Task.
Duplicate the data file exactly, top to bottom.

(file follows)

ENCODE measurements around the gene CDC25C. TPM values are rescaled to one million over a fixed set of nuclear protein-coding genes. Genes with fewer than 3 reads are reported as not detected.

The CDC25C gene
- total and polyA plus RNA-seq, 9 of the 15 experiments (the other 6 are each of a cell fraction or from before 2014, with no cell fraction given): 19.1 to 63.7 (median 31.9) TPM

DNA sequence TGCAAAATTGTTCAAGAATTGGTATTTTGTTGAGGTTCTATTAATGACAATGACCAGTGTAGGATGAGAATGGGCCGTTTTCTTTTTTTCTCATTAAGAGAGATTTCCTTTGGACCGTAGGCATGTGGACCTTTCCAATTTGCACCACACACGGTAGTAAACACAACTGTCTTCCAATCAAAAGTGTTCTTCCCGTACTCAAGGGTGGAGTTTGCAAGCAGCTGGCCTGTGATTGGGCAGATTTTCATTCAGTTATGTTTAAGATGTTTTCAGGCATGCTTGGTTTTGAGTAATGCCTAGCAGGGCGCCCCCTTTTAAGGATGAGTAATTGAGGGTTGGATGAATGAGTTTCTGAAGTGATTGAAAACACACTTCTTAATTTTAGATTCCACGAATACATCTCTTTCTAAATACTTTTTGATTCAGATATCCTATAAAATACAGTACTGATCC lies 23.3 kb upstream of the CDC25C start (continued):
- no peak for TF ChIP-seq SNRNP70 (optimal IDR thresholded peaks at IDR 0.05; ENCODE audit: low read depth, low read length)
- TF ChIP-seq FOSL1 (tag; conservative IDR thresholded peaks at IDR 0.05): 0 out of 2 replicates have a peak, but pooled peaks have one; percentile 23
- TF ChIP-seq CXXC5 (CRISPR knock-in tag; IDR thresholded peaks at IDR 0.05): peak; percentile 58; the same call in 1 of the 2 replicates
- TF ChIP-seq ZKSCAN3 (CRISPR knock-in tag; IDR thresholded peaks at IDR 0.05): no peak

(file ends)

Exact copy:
ENCODE measurements around the gene CDC25C. TPM values are rescaled to one million over a fixed set of nuclear protein-coding genes. Genes with fewer than 3 reads are reported as not detected.

The CDC25C gene
- total and polyA plus RNA-seq, 9 of the 15 experiments (the other 6 are each of a cell fraction or from before 2014, with no cell fraction given): 19.1 to 63.7 (median 31.9) TPM

DNA sequence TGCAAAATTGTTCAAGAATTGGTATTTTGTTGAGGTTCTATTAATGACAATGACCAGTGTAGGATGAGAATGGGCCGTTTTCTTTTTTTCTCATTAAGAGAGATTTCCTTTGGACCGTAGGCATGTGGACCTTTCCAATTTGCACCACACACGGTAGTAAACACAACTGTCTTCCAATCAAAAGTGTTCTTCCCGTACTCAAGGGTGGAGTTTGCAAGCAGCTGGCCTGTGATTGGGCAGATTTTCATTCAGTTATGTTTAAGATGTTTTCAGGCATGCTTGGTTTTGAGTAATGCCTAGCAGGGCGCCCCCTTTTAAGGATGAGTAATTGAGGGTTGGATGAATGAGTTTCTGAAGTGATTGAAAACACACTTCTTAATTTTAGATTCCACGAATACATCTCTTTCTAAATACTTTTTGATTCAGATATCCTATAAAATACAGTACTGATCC lies 23.3 kb upstream of the CDC25C start (continued):
- no peak for TF ChIP-seq SNRNP70 (optimal IDR thresholded peaks at IDR 0.05; ENCODE audit: low read depth, low read length)
- TF ChIP-seq FOSL1 (tag; conservative IDR thresholded peaks at IDR 0.05): 0 out of 2 replicates have a peak, but pooled peaks have one; percentile 23
- TF ChIP-seq CXXC5 (CRISPR knock-in tag; IDR thresholded peaks at IDR 0.05): peak; percentile 58; the same call in 1 of the 2 replicates
- TF ChIP-seq ZKSCAN3 (CRISPR knock-in tag; IDR thresholded peaks at IDR 0.05): no peak